Evidence for a common multi-modal learning style in young adults? A psychometric investigation of two modality-specific learning style inventories
Peer reviewed, Journal article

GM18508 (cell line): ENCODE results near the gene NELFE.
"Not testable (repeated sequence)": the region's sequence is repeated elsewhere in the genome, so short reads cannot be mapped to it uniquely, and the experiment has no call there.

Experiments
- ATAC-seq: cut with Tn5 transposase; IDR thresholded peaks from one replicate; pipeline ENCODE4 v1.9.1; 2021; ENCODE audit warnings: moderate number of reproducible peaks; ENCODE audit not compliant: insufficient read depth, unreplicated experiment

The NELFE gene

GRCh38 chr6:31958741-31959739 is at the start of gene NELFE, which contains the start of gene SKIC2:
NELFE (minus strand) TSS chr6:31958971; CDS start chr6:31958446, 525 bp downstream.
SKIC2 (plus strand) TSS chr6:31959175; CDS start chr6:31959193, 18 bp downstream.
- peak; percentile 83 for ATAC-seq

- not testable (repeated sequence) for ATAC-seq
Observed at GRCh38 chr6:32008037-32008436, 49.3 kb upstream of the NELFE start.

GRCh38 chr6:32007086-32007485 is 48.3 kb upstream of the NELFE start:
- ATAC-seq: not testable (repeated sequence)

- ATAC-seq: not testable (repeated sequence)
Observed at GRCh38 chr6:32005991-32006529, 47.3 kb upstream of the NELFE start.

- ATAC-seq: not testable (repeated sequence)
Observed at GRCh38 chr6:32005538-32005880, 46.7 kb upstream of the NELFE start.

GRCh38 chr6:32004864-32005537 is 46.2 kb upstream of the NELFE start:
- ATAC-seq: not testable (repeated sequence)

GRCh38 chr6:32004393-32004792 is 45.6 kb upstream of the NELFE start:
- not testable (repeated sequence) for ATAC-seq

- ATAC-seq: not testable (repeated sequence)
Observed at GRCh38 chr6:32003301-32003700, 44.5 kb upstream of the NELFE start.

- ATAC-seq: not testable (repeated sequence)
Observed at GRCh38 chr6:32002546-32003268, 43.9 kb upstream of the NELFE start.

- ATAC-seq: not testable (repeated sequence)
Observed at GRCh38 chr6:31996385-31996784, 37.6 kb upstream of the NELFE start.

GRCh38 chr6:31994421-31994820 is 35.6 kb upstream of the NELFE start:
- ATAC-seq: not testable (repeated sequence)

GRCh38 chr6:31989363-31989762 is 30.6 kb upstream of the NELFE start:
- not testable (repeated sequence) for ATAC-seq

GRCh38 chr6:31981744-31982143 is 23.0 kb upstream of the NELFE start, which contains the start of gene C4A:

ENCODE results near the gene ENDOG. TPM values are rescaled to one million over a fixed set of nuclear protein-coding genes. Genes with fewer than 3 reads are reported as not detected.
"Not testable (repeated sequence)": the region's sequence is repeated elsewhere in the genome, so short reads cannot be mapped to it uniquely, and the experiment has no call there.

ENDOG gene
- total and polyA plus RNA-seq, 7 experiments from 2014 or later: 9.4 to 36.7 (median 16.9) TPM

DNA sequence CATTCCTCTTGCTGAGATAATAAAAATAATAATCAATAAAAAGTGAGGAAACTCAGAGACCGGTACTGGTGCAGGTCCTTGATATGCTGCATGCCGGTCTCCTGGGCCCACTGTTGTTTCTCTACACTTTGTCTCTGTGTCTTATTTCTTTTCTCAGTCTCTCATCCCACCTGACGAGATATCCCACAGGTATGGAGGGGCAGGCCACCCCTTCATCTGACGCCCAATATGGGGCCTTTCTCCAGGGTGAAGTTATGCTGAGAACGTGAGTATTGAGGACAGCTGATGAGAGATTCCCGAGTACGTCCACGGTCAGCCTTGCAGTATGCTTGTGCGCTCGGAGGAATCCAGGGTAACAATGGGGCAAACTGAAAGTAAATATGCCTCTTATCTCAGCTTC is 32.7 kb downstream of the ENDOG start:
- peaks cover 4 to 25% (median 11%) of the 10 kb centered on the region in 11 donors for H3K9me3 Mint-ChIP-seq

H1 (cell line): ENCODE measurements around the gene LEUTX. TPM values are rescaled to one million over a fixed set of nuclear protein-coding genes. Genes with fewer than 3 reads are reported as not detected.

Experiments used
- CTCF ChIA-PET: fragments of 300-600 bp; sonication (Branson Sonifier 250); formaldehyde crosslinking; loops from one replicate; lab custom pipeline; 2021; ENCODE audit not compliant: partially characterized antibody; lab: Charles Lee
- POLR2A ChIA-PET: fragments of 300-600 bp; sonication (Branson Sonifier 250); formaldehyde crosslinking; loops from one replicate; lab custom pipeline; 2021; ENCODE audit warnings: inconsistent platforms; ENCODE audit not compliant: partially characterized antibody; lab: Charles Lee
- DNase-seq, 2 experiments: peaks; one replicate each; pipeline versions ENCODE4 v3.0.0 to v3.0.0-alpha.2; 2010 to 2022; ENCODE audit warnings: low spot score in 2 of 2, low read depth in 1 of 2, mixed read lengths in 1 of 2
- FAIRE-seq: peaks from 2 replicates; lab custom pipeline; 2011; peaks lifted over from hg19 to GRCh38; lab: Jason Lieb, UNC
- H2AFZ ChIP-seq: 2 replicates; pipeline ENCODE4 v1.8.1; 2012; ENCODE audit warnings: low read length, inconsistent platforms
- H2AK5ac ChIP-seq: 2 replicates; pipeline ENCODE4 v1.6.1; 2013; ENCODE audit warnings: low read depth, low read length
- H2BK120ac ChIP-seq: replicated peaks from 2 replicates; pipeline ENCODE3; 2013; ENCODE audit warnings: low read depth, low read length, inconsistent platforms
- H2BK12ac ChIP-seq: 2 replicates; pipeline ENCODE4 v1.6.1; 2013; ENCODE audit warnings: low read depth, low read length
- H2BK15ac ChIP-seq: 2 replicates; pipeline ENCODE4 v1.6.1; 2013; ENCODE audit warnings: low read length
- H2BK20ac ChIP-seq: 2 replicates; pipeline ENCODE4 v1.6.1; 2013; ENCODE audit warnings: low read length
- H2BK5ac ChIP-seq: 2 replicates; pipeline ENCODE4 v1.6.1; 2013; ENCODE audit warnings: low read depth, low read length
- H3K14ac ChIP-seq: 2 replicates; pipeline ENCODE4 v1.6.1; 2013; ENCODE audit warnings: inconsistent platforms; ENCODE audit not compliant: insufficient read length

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A well-known hypothesis amongst educators and the general public is that matching instructional method with an individual’s modality-specific learning style improves learning. Several critical reports in the past decade, however, have shown that the psychometric properties of the inventories applied to establish modality-specific learning styles have been poorly validated. Furthermore, theoretical development has challenged the theoretical basis for the modality-specific learning style model. Thus, the aim of the current study was to examine the psychometric properties and relationship between, two modality-specific learning style inventories: the Barsch Learning Style Inventory (BLSI) and the Learning Style Survey (LSS). University students (n = 242) completed the two inventories, and their responses were subjected to confirmatory and exploratory factor analysis, as well as analysis of inter-item agreement (internal consistency). The results failed to support the expected three-factor measurement model and thus indicated questionable reliability and factorial validity of the two inventories. Analysis of inter-correlations between factors from the two inventories resulted in a one-factor solution explaining up to 40% of the variance, which is discussed as emerging through an overall multimodal learning style.